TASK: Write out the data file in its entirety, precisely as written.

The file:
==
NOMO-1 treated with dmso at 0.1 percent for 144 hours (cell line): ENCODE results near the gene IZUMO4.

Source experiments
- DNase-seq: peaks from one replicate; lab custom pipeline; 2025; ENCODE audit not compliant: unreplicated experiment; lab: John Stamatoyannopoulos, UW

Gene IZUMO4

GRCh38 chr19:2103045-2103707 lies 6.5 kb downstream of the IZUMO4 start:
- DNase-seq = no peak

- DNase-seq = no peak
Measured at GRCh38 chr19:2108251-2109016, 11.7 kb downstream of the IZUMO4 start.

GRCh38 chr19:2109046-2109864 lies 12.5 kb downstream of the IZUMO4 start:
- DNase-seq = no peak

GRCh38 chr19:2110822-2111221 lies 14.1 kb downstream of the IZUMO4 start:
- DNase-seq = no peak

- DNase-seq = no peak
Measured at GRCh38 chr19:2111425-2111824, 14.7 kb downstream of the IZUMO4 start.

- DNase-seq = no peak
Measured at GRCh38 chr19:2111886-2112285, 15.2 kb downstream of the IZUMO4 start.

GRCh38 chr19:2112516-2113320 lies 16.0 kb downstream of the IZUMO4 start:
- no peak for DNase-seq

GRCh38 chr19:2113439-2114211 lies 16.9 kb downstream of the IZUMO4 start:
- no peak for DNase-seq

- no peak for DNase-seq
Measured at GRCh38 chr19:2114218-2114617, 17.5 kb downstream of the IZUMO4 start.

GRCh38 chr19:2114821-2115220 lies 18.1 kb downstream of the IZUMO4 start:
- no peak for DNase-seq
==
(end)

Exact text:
NOMO-1 treated with dmso at 0.1 percent for 144 hours (cell line): ENCODE results near the gene IZUMO4.

Source experiments
- DNase-seq: peaks from one replicate; lab custom pipeline; 2025; ENCODE audit not compliant: unreplicated experiment; lab: John Stamatoyannopoulos, UW

Gene IZUMO4

GRCh38 chr19:2103045-2103707 lies 6.5 kb downstream of the IZUMO4 start:
- DNase-seq = no peak

- DNase-seq = no peak
Measured at GRCh38 chr19:2108251-2109016, 11.7 kb downstream of the IZUMO4 start.

GRCh38 chr19:2109046-2109864 lies 12.5 kb downstream of the IZUMO4 start:
- DNase-seq = no peak

GRCh38 chr19:2110822-2111221 lies 14.1 kb downstream of the IZUMO4 start:
- DNase-seq = no peak

- DNase-seq = no peak
Measured at GRCh38 chr19:2111425-2111824, 14.7 kb downstream of the IZUMO4 start.

- DNase-seq = no peak
Measured at GRCh38 chr19:2111886-2112285, 15.2 kb downstream of the IZUMO4 start.

GRCh38 chr19:2112516-2113320 lies 16.0 kb downstream of the IZUMO4 start:
- no peak for DNase-seq

GRCh38 chr19:2113439-2114211 lies 16.9 kb downstream of the IZUMO4 start:
- no peak for DNase-seq

- no peak for DNase-seq
Measured at GRCh38 chr19:2114218-2114617, 17.5 kb downstream of the IZUMO4 start.

GRCh38 chr19:2114821-2115220 lies 18.1 kb downstream of the IZUMO4 start:
- no peak for DNase-seq